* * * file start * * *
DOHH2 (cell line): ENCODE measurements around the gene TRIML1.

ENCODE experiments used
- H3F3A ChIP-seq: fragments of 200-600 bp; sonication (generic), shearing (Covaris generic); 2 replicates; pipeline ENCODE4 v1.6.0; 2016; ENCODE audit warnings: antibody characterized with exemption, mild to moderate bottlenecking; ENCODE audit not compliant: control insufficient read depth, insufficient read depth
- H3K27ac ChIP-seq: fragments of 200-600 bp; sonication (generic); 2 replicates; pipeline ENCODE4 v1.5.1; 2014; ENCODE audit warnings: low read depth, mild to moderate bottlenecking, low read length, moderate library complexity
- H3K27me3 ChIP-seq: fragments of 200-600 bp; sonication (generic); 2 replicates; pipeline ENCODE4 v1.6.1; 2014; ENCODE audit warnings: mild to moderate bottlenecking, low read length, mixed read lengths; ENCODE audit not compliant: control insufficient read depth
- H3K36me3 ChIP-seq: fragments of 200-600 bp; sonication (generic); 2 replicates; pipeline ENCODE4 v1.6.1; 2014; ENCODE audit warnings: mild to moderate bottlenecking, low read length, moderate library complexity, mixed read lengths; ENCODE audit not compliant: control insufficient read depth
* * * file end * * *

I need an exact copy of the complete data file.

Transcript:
DOHH2 (cell line): ENCODE measurements around the gene TRIML1.

ENCODE experiments used
- H3F3A ChIP-seq: fragments of 200-600 bp; sonication (generic), shearing (Covaris generic); 2 replicates; pipeline ENCODE4 v1.6.0; 2016; ENCODE audit warnings: antibody characterized with exemption, mild to moderate bottlenecking; ENCODE audit not compliant: control insufficient read depth, insufficient read depth
- H3K27ac ChIP-seq: fragments of 200-600 bp; sonication (generic); 2 replicates; pipeline ENCODE4 v1.5.1; 2014; ENCODE audit warnings: low read depth, mild to moderate bottlenecking, low read length, moderate library complexity
- H3K27me3 ChIP-seq: fragments of 200-600 bp; sonication (generic); 2 replicates; pipeline ENCODE4 v1.6.1; 2014; ENCODE audit warnings: mild to moderate bottlenecking, low read length, mixed read lengths; ENCODE audit not compliant: control insufficient read depth
- H3K36me3 ChIP-seq: fragments of 200-600 bp; sonication (generic); 2 replicates; pipeline ENCODE4 v1.6.1; 2014; ENCODE audit warnings: mild to moderate bottlenecking, low read length, moderate library complexity, mixed read lengths; ENCODE audit not compliant: control insufficient read depth